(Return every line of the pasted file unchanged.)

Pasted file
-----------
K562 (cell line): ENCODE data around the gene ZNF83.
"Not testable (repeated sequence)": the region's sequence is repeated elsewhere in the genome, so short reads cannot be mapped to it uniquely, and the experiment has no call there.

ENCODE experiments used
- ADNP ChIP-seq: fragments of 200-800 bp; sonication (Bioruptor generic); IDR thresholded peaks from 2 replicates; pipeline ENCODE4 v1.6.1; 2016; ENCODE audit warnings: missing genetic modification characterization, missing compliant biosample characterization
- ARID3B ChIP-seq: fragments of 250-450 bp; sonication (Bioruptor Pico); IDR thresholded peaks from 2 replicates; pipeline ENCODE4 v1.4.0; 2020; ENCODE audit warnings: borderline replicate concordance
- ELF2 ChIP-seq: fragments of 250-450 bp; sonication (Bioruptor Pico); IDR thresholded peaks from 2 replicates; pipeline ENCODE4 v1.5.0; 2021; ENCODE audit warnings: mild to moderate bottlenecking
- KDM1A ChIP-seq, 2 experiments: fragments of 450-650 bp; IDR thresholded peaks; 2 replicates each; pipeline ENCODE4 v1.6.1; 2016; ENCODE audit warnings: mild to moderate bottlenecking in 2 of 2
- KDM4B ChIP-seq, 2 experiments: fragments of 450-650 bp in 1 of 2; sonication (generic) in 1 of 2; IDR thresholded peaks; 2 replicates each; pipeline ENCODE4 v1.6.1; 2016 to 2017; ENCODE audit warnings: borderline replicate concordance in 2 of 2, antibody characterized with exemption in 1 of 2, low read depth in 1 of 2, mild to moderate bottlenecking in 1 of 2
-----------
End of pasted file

K562 (cell line): ENCODE data around the gene ZNF83.
"Not testable (repeated sequence)": the region's sequence is repeated elsewhere in the genome, so short reads cannot be mapped to it uniquely, and the experiment has no call there.

ENCODE experiments used
- ADNP ChIP-seq: fragments of 200-800 bp; sonication (Bioruptor generic); IDR thresholded peaks from 2 replicates; pipeline ENCODE4 v1.6.1; 2016; ENCODE audit warnings: missing genetic modification characterization, missing compliant biosample characterization
- ARID3B ChIP-seq: fragments of 250-450 bp; sonication (Bioruptor Pico); IDR thresholded peaks from 2 replicates; pipeline ENCODE4 v1.4.0; 2020; ENCODE audit warnings: borderline replicate concordance
- ELF2 ChIP-seq: fragments of 250-450 bp; sonication (Bioruptor Pico); IDR thresholded peaks from 2 replicates; pipeline ENCODE4 v1.5.0; 2021; ENCODE audit warnings: mild to moderate bottlenecking
- KDM1A ChIP-seq, 2 experiments: fragments of 450-650 bp; IDR thresholded peaks; 2 replicates each; pipeline ENCODE4 v1.6.1; 2016; ENCODE audit warnings: mild to moderate bottlenecking in 2 of 2
- KDM4B ChIP-seq, 2 experiments: fragments of 450-650 bp in 1 of 2; sonication (generic) in 1 of 2; IDR thresholded peaks; 2 replicates each; pipeline ENCODE4 v1.6.1; 2016 to 2017; ENCODE audit warnings: borderline replicate concordance in 2 of 2, antibody characterized with exemption in 1 of 2, low read depth in 1 of 2, mild to moderate bottlenecking in 1 of 2